What is known is that Pyrrhus Concer was born to a mother who was a slave in 1814 in Southampton, and lived in that town for his whole life, except when he became a mate aboard a whaling ship out of Sag Harbor, traveling around to see the world. And we know for the last half of his life, he ran a water taxi—a small sailboat—that crossed Lake Awagam from Monument Square to the beach at the south end, charging 10 cents a ride. He died at age 83.
It is also known that as a five-year-old, he was sold by Captain Nathan Cooper of Southampton to Elias Pelletreau II (of the clock-making family) for $25. We also know that he got married to a Southampton girl, Rachael Williams. The two are buried together in the North End Cemetery here.
Ground is breaking soon to rebuild Pyrrhus Concer’s modest home on the site where he lived on Pond Lane. Many of the original beams and flooring will be used. It will be open as a museum about Concer’s life and the slave era in which he lived. It’s probably the first of its kind on Long Island.
Slavery was declared illegal in New York State in 1827. So at 13 years old, he was not a slave anymore, at least in theory. In fact, he remained indentured after that ruling for eight years at the Pelletreau family farm, at which time Elias Pelletreau declared him “free.” And then he continued to work there for Mr. Pelletreau for five years after that.
Indeed, there is a fair argument that Concer was never a slave, even at the time. As the son of a slave, born after 1799 in the State of New York, he would officially have been labeled an “indentured servant.” But in his day-to-day life as a young lad, it would have been no different for him than if he had been a slave.
It it’s fascinating to look into how “slave” and “indentured servant” got to refer to virtually the same thing for a generation.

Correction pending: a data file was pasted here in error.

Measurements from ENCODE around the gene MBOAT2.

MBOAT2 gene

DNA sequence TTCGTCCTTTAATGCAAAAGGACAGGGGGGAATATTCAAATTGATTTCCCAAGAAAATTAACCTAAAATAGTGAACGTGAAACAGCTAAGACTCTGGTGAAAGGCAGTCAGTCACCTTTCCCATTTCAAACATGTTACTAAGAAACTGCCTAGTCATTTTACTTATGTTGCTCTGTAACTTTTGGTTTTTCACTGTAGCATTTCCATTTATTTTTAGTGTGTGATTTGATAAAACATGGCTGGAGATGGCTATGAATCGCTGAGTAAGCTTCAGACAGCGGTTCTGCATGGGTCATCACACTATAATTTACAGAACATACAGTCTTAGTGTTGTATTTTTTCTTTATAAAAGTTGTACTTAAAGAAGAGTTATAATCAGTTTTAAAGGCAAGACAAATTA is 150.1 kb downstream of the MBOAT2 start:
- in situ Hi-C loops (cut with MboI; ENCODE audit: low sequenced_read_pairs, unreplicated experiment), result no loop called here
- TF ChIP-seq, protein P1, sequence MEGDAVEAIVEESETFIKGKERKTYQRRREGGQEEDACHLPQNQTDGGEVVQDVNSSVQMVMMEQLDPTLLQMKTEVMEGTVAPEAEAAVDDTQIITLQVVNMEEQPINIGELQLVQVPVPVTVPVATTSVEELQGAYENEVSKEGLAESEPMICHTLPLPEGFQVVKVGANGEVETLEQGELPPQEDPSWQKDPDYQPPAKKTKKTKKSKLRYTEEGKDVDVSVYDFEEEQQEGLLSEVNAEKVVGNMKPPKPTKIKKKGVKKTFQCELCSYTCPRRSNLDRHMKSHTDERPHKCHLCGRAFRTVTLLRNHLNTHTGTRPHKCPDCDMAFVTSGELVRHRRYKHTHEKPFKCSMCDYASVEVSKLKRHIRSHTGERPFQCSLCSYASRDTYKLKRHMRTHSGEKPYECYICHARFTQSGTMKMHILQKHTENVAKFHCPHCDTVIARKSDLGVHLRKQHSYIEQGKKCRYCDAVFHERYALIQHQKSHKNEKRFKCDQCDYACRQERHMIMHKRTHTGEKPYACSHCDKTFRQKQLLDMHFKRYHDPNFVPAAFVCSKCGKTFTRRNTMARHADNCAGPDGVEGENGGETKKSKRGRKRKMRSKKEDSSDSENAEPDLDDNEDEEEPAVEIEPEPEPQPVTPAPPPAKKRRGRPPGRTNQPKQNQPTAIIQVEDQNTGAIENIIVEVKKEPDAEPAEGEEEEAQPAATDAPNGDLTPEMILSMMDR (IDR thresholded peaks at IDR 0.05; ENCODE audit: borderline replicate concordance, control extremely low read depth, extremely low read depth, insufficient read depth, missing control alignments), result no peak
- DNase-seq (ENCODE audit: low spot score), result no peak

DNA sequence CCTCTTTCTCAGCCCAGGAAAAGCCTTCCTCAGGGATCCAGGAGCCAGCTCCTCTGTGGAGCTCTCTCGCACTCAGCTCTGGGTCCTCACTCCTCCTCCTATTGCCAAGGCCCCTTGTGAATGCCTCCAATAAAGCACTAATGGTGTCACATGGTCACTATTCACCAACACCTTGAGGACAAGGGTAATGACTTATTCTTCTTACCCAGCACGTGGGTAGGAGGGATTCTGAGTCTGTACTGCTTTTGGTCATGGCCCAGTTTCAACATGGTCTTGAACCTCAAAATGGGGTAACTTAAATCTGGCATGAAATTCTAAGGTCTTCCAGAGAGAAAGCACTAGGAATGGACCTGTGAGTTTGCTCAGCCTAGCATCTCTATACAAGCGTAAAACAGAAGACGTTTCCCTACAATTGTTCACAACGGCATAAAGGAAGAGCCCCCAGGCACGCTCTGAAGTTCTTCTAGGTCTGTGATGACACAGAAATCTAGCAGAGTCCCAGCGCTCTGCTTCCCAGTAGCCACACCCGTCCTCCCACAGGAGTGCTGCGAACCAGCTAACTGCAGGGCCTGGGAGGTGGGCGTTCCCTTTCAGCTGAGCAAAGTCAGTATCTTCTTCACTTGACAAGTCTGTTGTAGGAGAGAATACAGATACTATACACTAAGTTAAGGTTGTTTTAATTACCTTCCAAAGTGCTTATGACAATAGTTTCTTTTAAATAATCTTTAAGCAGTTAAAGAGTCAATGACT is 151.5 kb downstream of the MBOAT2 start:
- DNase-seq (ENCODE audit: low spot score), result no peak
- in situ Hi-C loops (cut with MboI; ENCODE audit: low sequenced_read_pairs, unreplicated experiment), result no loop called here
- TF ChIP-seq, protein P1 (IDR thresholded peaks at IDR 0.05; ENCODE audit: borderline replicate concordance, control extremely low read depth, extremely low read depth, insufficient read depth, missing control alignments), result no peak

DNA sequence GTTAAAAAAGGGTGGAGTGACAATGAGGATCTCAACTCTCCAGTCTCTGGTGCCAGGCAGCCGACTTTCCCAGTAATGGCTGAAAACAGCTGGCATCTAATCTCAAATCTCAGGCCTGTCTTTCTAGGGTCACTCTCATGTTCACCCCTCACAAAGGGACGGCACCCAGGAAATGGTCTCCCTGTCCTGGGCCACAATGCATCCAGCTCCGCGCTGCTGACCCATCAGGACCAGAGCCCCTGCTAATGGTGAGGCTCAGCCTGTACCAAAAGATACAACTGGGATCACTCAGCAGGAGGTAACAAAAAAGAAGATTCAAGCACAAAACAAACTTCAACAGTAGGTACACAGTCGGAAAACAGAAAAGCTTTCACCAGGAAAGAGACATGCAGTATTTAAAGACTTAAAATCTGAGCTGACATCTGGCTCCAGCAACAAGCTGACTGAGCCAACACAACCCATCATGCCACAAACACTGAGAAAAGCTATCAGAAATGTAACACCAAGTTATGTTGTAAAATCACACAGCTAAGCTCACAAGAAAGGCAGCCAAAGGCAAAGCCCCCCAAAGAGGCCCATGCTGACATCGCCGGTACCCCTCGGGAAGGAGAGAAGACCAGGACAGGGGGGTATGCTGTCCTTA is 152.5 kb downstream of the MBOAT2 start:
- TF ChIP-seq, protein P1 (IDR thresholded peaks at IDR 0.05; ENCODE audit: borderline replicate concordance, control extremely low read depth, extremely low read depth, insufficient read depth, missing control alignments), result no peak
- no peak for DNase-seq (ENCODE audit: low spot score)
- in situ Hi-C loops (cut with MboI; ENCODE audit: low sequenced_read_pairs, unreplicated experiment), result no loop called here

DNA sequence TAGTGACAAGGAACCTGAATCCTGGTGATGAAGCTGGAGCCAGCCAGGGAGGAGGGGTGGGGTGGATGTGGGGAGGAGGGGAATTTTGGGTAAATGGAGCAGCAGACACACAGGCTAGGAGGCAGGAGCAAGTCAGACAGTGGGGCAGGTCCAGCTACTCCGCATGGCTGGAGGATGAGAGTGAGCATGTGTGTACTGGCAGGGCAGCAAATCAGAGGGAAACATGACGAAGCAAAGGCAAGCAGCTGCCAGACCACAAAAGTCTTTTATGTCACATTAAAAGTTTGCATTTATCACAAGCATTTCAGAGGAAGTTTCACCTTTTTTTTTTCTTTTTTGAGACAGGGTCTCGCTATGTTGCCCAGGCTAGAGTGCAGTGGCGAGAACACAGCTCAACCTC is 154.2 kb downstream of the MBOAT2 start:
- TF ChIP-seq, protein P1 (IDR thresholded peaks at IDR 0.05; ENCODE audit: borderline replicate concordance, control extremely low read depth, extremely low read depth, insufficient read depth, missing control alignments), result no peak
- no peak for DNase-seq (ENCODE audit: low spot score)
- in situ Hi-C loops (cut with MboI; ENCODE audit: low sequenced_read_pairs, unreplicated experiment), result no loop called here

On January 1, 1799, New York State passed a law declaring that slavery in New York would gradually be phased out during the upcoming decades. At that time, New York City was a manufacturing and financial hub for the fledgling nation. Though slavery was rampant throughout the South on cotton and other farm plantations, it was looked down upon in the north—although many people in the north did have slaves.
In the late 1790s, at a time when it was still unclear whether the 13 colonies would become a sturdy country with strong powerful national laws, every state was still powerful enough to pass its own laws about slavery.
In New York beginning in 1793, a law to phase out slavery was brought up three times and tabled each time, mostly by the votes of Dutch legislators, who were the biggest slaveholding group here. John Jay, who became governor of New York in 1795, was damned in newspapers, saying he wanted to “rob every Dutchman of the property he possesses most dear to his heart, his slaves.” In 1799, the law phasing out slavery finally passed. Erastus Root, a state senator, wrote “(The Dutch) raved and swore by ‘dunder and Blixen’ that we were robbing them of their property. We told them that they had none and could hold none in human flesh, while yet alive, and we passed the law.”
However, though pass it they did, they had to add many amendments that would soften the blow to the slaveholders.
Current slaves would remain slaves for life. The children born to slave women between July 4, 1799 and July 4, 1827 (Concer was born in 1814), were declared born free, PROVIDED (my caps) “(that) nevertheless such child shall be the servant of the legal proprietor of his or her mother, until such servant, if a male, shall arrive at the age of twenty eight years, and if a female at the age of twenty-five years…in the same manner as if such child had been bound to service by the Overseers of the Poor.”